Project for Integrative Health and the Triple Aim (PIHTA) - Examples in Practice
Integrative Patient-Centered Medical Homes, Key Findings
The Academic Collaborative for Integrative Health through the Project for Integrative Health and the Triple Aim (PIHTA) conducted a three-part series focusing on naturopathic doctors serving as primary care providers in integrative patient centered medical homes (PCMHs). The convergence of “values-based medicine” under the Affordable Care Act and the rise of integrative health and medicine have increased opportunities for integrative health providers. Naturopathic doctors are modeling these new forms of care. This project, sponsored by the North American Board of Naturopathic Examiners (NABNE) and Visual Outcomes, is intended to create a series of resources for all stakeholders in understanding these contributions of naturopathic doctors.
The project has 3 significant purposes: 1) educate members of the naturopathic profession to these roles for naturopathic physicians; 2) provide guidance for naturopathic doctors who wish to pursue a professional role in a PCMH or Federally Qualified Health Center (FQHC); and, 3) most importantly, substantially increase awareness that naturopathic physicians have significant roles to play as leaders, and as part of teams, in meeting the nation’s primary care needs. Profiles on three separate clinics in Vermont and Oregon have been designed for clinicians, educators, administrators, and other stakeholders to better understand the skills and behaviors needed to successfully work in medical home environments. Each individual clinic profile offers tips, strategies and is based on its own unique context. While many lessons are contained within these in-depth profiles, this summary distills some of the key findings and themes that emerged across all cases.
1) Naturopathic medicine is patient-centered primary care
Naturopathic medicine places patients at the center of care, provides individualized approaches to treatment, and uses non-invasive and preventative therapeutic methods. The components of PCMHs are closely aligned with the values of integrative health and medicine because they represent a comprehensive, collaborative, team-based approach to care while focusing on accessibility and coordinated services.
2) Naturopathic participation in a PCMH expands availability of services to diverse patient populations
Naturopathic doctors participating in PCMHs demonstrate that integrative care is affordable and accessible to diverse patient populations. By increasing access to care for low-income patients with a variety of chronic conditions, naturopathic doctors serving in these primary care roles routinely treat underserved populations thereby dispelling the myth that integrative medicine is for the affluent.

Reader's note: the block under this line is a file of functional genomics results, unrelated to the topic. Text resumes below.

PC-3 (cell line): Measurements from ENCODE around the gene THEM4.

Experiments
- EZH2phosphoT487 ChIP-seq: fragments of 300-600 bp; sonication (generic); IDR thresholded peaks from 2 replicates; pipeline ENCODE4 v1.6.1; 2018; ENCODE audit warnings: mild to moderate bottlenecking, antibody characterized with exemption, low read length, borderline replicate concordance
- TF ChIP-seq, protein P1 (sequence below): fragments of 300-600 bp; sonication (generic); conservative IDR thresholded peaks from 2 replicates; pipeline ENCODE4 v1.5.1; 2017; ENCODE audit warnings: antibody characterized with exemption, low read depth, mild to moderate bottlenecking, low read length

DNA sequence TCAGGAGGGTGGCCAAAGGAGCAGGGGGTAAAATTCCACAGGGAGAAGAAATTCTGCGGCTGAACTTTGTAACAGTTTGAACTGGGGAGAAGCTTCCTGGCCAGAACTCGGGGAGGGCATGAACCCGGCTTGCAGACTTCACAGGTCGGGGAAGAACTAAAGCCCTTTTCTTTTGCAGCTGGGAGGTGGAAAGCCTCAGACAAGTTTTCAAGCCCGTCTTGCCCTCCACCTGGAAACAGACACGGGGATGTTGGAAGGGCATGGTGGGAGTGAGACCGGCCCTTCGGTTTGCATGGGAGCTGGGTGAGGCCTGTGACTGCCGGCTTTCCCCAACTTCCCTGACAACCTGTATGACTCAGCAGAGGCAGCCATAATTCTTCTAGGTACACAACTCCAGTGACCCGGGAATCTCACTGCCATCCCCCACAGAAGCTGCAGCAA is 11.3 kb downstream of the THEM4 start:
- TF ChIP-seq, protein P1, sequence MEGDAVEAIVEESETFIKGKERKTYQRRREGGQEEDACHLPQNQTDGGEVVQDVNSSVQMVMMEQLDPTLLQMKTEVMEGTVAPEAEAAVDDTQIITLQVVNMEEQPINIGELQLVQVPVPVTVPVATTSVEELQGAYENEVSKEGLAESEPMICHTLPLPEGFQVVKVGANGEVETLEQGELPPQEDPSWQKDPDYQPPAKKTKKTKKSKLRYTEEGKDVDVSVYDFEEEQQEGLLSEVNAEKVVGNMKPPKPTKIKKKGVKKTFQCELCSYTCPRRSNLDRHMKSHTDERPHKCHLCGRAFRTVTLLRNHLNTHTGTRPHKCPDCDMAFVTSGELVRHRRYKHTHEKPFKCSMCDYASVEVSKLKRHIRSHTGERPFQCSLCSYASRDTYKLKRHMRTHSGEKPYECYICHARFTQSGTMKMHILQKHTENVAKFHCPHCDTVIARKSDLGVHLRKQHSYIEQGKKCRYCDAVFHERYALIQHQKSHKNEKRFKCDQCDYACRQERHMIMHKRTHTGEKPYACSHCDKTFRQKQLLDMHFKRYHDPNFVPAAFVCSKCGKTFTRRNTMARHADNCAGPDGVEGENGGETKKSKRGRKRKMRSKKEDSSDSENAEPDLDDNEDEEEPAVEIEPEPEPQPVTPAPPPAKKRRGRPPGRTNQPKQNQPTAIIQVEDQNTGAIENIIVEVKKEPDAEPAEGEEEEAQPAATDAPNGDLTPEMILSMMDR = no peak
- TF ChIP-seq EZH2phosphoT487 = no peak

3) Integrative PCMHs exhibit many traits and behaviors associated with interprofessional collaboration
Interprofessional communication is a signature feature in integrative PCMHs and is evidenced by open lines of communication among providers to lessen confusion for patients being seen by multiple providers. The structure of PCMHs requires providers to work with individuals of other professions to maintain a climate of mutual respect and shared values. The inclusion of integrative providers as well as community health teams highlights PCMH clinics’ commitment to interprofessional practice. Lastly, team-based strategies for managing patient populations involves a significant amount of collaboration to ensure that care is safe, timely, efficient, effective and equitable.
4) A team based environment enhances patient experience
The PCMH team-based environment leads to better patient care, satisfaction and outcomes. Because integrative PCMHs rely on the skills of different types of providers, patients have access to a wide range of services that support and extend primary care. As examples: integrative health coaches educate patients on special diets prescribed by their primary care provider;, social workers help connect patients to other services to combat some of the social and cultural barriers to health;, and acupuncturists work with patients manage chronic pain. With access to many onsite specialists and services, integrative PCMHs offer convenient and comprehensive care to patients.
Patient experience is also enhanced by group activities that support and reinforce a commitment to team work. Holding regular staff meetings to discuss complicated patients, clinic policies, quality measures, or emergent opens the lines of communication among providers and ensures that patients are receiving superior care. Peer-based strategies for assessing population health metrics creates transparency in quality and safety aspects of care within the PCMH model.
5) MYTH - Naturopathic doctors are not able to Implement care that is consistent with their values within a PCMH environment